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Europe: Slow to Wake Up to Homegrown Terror

London street scene

London's public transport has always been an obvious target for terrorist attacks.

In a small community center in a working-class neighborhood, a group of young Muslim men in well-cut leather jackets, their shirt collars peeking out, sit speaking about why they have reached boiling point. "It's hopeless," says 23-year-old Yassin El-Abdi in flawless English with an American twang he has picked up from countless movies. Talking about the whites in town, he says angrily, "They feel we should be doing the same jobs as our parents did."

This could be Leeds, July 2005, and I could be telling you why four young men, who seemed to have everything going for them -- decent education, solid families, British citizenship -- blew themselves up in London on July 7, killing at least 56 people.

In fact, the conversation took place just before Christmas last year on the edge of Antwerp, a city regarded today as one of Europe's hippest fashion and design hotspots. Like dozens of the people I met during the week I spent there talking to young Muslims, Yassin seemed like a man you might want to take home to Mom. He was born in Belgium, went to good schools, is a qualified accountant, speaks four languages fluently, and his maroon E.U. passport allows him to work and live anywhere in Western Europe. But like almost all of his friends, Yassin was unemployed; having spent nearly a year sending out resumes by the time I met him, with no luck.

Another accountant, Moussa Abdel Aziz, 27, one of 10 children of Moroccan factory workers, exploded one night when I asked him how whites in town regarded him: "We are born with this stamp on our forehead that says 'foreigner' that will never go away," he spat out, also in fluent English. "People are less surprised seeing E.T. than seeing us. We are the true aliens."

I thought about Yassin and Moussa last week while I was wandering around the shaken streets of London. One of the bombers, Mohammad Sidique Khan, 30, could well have been a friend of the two Belgians, had they lived in the same town. Like Yassin and Moussa, Khan appeared to be the solid son of immigrants, this time from Pakistan, working his way up the ladder; in fact, all four of the London bombers were doing a lot better than the men I'd met in Antwerp. Khan was a tutor at a local primary school, married to its pretty headmistress, who attended last year's annual garden party at Buckingham Palace to watch his mother-in-law being honored by the Queen. Khan also visited the Houses of Parliament last summer as the guest of his local Member of Parliament. And on July 7, Khan hopped a train from his home in Leeds and at 8.51 A.M. blew up an underground train, killing himself and six other people. His satchel bomb exploded virtually underneath Edgware Road -- a busy Muslim shopping area of London.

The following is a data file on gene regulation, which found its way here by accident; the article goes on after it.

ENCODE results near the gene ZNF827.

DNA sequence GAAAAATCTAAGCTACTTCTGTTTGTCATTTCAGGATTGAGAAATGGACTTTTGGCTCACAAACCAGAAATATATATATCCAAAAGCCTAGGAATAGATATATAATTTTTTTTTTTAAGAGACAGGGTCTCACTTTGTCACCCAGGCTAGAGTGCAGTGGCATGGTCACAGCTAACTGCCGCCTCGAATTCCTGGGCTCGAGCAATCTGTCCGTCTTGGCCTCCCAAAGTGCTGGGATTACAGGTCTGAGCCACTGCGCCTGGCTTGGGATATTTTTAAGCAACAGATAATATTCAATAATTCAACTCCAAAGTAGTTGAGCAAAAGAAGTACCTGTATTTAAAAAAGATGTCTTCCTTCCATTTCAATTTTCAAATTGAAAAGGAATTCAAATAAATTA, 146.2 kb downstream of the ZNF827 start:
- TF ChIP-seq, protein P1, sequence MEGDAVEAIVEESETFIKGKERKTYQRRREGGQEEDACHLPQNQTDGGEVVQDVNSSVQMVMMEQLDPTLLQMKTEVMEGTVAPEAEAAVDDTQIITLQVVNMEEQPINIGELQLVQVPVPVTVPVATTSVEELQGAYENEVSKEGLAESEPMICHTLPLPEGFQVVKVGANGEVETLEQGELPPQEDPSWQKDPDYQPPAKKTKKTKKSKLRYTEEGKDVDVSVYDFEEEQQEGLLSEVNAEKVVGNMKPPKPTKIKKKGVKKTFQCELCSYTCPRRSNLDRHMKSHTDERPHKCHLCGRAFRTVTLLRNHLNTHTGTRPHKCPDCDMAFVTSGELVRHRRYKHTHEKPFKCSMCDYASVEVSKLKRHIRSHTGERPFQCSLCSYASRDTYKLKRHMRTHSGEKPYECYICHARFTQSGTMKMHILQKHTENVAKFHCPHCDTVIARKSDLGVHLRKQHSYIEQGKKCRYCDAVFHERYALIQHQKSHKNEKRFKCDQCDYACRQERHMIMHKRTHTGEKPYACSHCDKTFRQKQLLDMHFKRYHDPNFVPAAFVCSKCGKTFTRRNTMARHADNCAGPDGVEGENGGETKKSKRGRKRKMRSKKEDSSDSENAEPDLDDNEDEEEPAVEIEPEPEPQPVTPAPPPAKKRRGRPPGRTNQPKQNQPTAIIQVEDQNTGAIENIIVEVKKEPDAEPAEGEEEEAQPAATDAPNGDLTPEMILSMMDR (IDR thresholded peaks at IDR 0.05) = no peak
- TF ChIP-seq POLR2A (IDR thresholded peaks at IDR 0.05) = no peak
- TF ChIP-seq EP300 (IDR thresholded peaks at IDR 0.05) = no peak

"After I flew home from London to Paris last week, I began sifting through the mountain of notebooks on my desk, looking for the warning signs for the attacks. They were pathetically easy to find."

Above ground on the street a few days later, a block from where forensic specialists were hunting for clues, women in full chador strolled past Lebanese restaurants and Arabic newspaper stands, shopping for vegetables and changing Kuwaiti dinars at the local Western Union branch. On the surface, life in this settled, moneyed corner of London seems a world away from the reality that threw up Khan and the other three Leeds bombers.

After London, non-Muslim Europeans are left wondering exactly how to distinguish the vast majority of innocuous Muslims from those who might want to kill them. "It's OK for Tony Blair to say it's not all Muslims who support terrorism," Issa Abed Bustani, a 27-year-old Palestinian chef, told me in a Lebanese restaurant on Edgware Road. "But people will think that."

For many of us living in Europe, the London attack came as only a small surprise, and even then, the surprise was mostly in the timing, rather than the bombs themselves. For decades, suicide bombers seemed almost certain to hail from Muslim communities in south Lebanon, the West Bank, Chechnya, and more recently Iraq. But by last summer, European officials had begun to sound the alarm, warning that the threat was creeping closer to home than most Europeans could dare to imagine.